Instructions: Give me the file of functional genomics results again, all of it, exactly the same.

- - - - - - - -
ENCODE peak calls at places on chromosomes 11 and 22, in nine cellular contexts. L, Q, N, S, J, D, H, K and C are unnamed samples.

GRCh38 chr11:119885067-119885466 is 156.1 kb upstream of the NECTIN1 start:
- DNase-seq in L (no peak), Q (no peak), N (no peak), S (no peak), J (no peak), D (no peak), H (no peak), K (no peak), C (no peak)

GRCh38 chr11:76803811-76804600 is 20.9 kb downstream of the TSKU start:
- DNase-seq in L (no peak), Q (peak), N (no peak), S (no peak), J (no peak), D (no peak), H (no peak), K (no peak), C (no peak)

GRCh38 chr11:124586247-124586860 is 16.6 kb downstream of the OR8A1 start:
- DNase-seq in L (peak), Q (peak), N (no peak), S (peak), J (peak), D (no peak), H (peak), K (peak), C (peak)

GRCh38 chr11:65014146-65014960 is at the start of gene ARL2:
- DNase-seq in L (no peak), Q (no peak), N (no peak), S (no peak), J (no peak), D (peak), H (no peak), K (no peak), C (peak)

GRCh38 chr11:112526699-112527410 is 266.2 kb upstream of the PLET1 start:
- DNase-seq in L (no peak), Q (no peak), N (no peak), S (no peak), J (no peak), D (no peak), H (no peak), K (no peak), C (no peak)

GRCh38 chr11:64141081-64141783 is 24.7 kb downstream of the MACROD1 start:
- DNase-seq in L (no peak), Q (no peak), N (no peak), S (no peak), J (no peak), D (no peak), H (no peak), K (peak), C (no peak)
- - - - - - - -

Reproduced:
ENCODE peak calls at places on chromosomes 11 and 22, in nine cellular contexts. L, Q, N, S, J, D, H, K and C are unnamed samples.

GRCh38 chr11:119885067-119885466 is 156.1 kb upstream of the NECTIN1 start:
- DNase-seq in L (no peak), Q (no peak), N (no peak), S (no peak), J (no peak), D (no peak), H (no peak), K (no peak), C (no peak)

GRCh38 chr11:76803811-76804600 is 20.9 kb downstream of the TSKU start:
- DNase-seq in L (no peak), Q (peak), N (no peak), S (no peak), J (no peak), D (no peak), H (no peak), K (no peak), C (no peak)

GRCh38 chr11:124586247-124586860 is 16.6 kb downstream of the OR8A1 start:
- DNase-seq in L (peak), Q (peak), N (no peak), S (peak), J (peak), D (no peak), H (peak), K (peak), C (peak)

GRCh38 chr11:65014146-65014960 is at the start of gene ARL2:
- DNase-seq in L (no peak), Q (no peak), N (no peak), S (no peak), J (no peak), D (peak), H (no peak), K (no peak), C (peak)

GRCh38 chr11:112526699-112527410 is 266.2 kb upstream of the PLET1 start:
- DNase-seq in L (no peak), Q (no peak), N (no peak), S (no peak), J (no peak), D (no peak), H (no peak), K (no peak), C (no peak)

GRCh38 chr11:64141081-64141783 is 24.7 kb downstream of the MACROD1 start:
- DNase-seq in L (no peak), Q (no peak), N (no peak), S (no peak), J (no peak), D (no peak), H (no peak), K (peak), C (no peak)